As we approach the holy season of Easter, let us contemplate the pelican, a most unlikely looking bird with an enormous bill that waddles on land but glides gracefully through the air, and whose name is derived from an ancient Greek word pelekys, meaning axe.
Fossil evidence for the pelican dates back at least 30 million years. Of the eight species of the genus Pelecanus alive today, the great white pelican would have been known to the ancient Greeks. So too would have the Dalmatian pelican, the world’s largest freshwater bird, which makes its nest in eastern Europe.
During the breeding season, the Dalmatian pelican’s pouch turns blood red, and the birds often press their bills against their chest to empty them of the water scooped up as they fish before allowing their young to reach into the pouch for food. This likely is the source of the myth that pelicans pluck feathers from their breast until they bleed and use the blood to feed their young. St. Thomas Aquinas referred to this belief in his hymn “Adoro te devote:”
“Lord Jesus, Good Pelican,
Wash my filthiness and clean me with your blood,
One drop of which can free
the entire world of all its sins.”
Another version of the myth has the mother pelican in a fit of pique killing her young then, struck with remorse three days later, resurrecting them with her own blood. The Physiologus, a Christian work from second-century Alexandria, tells the story this way: “The little pelicans strike their parents, and the parents, striking back, kill them. But on the third day the mother pelican strikes and opens her side and pours blood over her dead young. In this way they are revivified and made well.”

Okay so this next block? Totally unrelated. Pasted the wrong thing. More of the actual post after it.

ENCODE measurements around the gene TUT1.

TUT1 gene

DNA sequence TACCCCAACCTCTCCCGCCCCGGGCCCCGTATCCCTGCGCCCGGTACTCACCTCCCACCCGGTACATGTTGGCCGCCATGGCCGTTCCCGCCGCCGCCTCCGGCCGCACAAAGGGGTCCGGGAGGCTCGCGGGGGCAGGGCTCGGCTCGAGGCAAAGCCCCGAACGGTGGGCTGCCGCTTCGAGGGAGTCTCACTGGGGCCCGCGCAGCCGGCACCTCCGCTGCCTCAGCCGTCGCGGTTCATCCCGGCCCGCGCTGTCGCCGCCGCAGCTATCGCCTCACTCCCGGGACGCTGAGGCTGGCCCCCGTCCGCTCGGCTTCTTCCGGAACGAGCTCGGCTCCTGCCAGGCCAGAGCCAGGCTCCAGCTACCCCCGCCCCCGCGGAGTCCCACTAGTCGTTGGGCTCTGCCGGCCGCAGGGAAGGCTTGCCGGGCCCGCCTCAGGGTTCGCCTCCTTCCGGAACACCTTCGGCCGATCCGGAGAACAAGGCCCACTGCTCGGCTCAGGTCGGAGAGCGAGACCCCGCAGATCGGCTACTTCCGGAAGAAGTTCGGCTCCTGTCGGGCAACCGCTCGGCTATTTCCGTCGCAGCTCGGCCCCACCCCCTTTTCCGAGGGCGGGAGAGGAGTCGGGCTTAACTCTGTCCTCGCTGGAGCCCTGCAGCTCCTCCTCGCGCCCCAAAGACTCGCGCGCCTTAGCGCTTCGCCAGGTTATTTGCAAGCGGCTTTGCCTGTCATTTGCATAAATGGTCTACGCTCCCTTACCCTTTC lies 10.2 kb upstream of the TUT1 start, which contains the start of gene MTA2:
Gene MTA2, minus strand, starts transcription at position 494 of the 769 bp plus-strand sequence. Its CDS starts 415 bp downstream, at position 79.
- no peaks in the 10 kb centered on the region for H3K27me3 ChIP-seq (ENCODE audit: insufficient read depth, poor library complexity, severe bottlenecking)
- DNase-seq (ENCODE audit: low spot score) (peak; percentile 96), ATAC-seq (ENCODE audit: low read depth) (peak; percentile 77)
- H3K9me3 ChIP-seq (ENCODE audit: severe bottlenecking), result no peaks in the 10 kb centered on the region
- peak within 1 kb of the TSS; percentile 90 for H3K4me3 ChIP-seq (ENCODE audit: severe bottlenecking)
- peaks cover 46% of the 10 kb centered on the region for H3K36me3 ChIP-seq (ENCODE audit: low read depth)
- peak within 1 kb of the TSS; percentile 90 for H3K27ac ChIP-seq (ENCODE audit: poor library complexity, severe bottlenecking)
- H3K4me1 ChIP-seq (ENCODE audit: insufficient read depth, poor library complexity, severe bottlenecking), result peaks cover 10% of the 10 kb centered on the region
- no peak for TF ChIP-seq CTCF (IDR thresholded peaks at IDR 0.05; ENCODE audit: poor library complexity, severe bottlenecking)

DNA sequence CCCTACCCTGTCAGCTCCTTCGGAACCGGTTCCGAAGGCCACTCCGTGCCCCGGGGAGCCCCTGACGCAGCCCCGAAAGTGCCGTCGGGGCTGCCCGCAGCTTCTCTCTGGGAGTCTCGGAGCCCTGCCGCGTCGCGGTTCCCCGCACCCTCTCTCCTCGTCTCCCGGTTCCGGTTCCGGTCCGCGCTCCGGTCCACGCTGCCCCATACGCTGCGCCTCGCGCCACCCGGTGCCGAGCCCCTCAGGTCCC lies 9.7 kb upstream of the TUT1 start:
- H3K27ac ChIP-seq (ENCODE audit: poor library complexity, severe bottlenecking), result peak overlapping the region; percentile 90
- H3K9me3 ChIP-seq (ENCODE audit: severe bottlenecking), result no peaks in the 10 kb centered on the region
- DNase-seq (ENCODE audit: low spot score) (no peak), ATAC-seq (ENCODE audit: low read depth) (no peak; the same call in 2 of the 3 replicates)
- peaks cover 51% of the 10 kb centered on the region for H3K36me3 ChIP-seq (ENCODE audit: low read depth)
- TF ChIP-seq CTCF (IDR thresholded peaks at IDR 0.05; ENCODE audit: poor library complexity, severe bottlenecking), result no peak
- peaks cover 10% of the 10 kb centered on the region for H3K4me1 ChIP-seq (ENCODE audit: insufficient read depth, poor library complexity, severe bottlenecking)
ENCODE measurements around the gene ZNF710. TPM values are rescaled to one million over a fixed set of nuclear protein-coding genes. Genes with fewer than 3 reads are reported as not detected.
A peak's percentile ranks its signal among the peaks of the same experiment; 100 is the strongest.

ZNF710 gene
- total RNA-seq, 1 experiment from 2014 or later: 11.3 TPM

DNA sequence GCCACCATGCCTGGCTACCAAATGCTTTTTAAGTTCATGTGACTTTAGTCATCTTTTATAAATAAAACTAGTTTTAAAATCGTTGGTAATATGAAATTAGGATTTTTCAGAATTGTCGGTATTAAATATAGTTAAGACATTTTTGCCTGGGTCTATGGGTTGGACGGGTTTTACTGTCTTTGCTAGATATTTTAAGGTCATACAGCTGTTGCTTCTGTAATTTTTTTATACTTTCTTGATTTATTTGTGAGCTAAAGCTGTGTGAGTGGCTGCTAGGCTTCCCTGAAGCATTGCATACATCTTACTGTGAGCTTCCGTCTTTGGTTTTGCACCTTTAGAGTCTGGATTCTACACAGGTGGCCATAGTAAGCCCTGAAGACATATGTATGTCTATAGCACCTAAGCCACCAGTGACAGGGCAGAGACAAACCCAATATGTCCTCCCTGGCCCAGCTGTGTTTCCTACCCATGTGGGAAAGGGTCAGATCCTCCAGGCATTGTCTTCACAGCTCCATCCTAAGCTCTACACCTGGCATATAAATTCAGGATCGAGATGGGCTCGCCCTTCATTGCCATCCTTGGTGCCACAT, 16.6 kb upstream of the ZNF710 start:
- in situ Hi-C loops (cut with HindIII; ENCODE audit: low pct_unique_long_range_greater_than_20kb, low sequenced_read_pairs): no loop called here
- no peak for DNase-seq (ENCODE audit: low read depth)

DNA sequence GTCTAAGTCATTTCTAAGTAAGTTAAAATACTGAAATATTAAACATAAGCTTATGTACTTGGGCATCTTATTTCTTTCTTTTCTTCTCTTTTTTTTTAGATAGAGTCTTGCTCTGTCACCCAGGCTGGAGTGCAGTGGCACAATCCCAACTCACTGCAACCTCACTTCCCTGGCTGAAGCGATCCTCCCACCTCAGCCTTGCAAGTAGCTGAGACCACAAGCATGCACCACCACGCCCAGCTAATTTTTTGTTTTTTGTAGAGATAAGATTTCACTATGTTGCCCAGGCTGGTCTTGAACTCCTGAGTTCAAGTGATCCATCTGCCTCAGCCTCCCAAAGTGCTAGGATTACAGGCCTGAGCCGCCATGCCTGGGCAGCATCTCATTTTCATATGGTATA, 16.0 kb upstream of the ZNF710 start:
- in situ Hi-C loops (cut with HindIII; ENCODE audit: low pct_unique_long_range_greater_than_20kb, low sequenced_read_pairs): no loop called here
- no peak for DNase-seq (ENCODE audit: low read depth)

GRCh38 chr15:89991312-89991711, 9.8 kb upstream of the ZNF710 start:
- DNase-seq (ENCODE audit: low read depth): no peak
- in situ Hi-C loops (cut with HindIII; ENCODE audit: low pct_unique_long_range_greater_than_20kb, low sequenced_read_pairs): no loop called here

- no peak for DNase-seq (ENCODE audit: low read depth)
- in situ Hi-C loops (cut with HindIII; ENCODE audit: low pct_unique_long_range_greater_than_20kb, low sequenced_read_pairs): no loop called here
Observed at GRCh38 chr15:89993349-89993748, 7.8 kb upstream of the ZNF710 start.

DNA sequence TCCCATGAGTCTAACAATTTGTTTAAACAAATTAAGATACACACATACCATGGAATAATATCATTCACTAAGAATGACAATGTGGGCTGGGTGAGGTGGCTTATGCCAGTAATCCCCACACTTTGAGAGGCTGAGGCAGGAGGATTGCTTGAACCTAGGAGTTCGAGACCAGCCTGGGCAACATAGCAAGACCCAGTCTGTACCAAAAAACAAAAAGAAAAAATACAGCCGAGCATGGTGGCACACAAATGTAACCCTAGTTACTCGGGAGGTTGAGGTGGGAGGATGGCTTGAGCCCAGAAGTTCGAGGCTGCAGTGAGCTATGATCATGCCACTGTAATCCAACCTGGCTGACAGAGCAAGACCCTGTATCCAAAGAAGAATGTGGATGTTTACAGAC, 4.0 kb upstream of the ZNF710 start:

Here, then, is an explanation for the depiction found in many Catholic churches of a pelican feeding its young with its own blood, and it is fitting, too, that Corpus Christi College in both Cambridge and in Oxford have pelicans on the coats of arms.
On our side of the ocean, the brown pelican is featured on the seals of Louisiana State University and Tulane University. Although Louisianans attach no religious connotations to their state bird, the brown pelican has in a sense been resurrected, for in North America the species was nearly killed off by pesticides – in 1963 Louisiana, the Pelican State, had not one recorded sighting of a brown pelican even though 25 years earlier 5,000 breeding pairs were reported. However, after DDT was banned in 1972, the brown pelican was reintroduced into Louisiana, and the species was removed from the federal endangered species list in 2009.
Also having recovered from the devastation of DDT is the other species of pelican in the United States, the American white pelican, a stately bird whose squadrons can be seen soaring south and west from Minnesota. While Australian pelicans have the largest bill in the avian world, of birds in North America the white pelican has a wingspan second only to that of the California condor, and it competes with the trumpeter swan for the title of the longest native bird.
Notable, too, is that the white pelican often fishes cooperatively, swimming in a line with others of its kind to drive fish to shallow water where they can be scooped up more easily. They also continue to care for their young for up to three weeks after fledging.
Yet the white pelican is not an entirely laudable species: they are known to steal fish from other pelicans in their nesting colonies as they disgorge their food for their young. We can find another Biblical parallel as well, for if the white pelican female lays more than one egg, a rivalry on the scale of Cain and Abel causes one chick to harass to death or outright kill its sibling.
Likewise, we Christians have our noble qualities as we seek to follow the risen Lord, but often we are found to have “struck God by serving the creature rather than the Creator,” as the Epiphanius Physiologus states. And yet unlike the mythical pelican that struck back at its young, our Lord “deigned to ascend the cross, and when His side was pierced, blood and water gushed forth unto our salvation and eternal life.”
This is the Easter mystery we contemplate as we seek the grace to, in the words of Dante, lean upon the breast of Christ, our pelican.
Marie Mischel is editor of the Intermountain Catholic.